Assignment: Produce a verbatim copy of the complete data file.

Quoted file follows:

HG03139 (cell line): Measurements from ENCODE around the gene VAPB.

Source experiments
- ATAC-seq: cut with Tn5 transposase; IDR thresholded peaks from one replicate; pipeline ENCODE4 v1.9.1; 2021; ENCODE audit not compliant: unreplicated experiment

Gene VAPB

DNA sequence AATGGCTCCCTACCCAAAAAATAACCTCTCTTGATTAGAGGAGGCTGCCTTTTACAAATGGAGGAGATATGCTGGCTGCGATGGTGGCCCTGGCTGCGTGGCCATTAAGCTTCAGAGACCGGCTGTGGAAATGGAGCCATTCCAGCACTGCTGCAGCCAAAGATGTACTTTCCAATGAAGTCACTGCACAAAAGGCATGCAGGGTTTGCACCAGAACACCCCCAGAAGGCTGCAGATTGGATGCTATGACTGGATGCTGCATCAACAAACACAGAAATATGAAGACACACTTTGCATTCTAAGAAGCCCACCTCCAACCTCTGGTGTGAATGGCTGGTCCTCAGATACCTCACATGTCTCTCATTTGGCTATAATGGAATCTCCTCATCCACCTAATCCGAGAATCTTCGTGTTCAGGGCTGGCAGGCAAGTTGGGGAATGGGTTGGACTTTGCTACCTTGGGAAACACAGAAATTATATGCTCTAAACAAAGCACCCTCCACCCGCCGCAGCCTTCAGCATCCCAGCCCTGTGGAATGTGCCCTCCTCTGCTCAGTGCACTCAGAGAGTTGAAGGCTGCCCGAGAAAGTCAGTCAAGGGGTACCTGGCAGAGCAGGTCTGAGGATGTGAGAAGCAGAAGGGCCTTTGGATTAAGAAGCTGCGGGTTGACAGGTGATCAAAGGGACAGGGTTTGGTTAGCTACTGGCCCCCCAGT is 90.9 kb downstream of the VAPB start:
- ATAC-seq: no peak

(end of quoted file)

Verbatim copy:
HG03139 (cell line): Measurements from ENCODE around the gene VAPB.

Source experiments
- ATAC-seq: cut with Tn5 transposase; IDR thresholded peaks from one replicate; pipeline ENCODE4 v1.9.1; 2021; ENCODE audit not compliant: unreplicated experiment

Gene VAPB

DNA sequence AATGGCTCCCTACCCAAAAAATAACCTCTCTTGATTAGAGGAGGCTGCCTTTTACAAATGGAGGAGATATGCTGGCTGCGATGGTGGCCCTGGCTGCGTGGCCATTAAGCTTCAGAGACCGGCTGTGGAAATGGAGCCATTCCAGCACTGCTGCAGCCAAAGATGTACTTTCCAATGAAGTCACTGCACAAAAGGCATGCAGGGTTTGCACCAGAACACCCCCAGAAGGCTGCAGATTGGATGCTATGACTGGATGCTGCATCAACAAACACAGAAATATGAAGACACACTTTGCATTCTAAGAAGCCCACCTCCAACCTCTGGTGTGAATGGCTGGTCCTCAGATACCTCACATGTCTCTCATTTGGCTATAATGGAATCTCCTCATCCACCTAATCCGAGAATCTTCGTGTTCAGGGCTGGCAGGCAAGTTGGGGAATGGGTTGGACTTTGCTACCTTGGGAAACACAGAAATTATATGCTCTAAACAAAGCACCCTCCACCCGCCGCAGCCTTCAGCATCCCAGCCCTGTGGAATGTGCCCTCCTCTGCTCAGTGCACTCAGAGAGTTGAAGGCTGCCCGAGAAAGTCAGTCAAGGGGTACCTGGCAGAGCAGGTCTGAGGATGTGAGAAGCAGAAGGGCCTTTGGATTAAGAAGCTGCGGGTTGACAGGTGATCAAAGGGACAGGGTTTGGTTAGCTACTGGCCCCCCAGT is 90.9 kb downstream of the VAPB start:
- ATAC-seq: no peak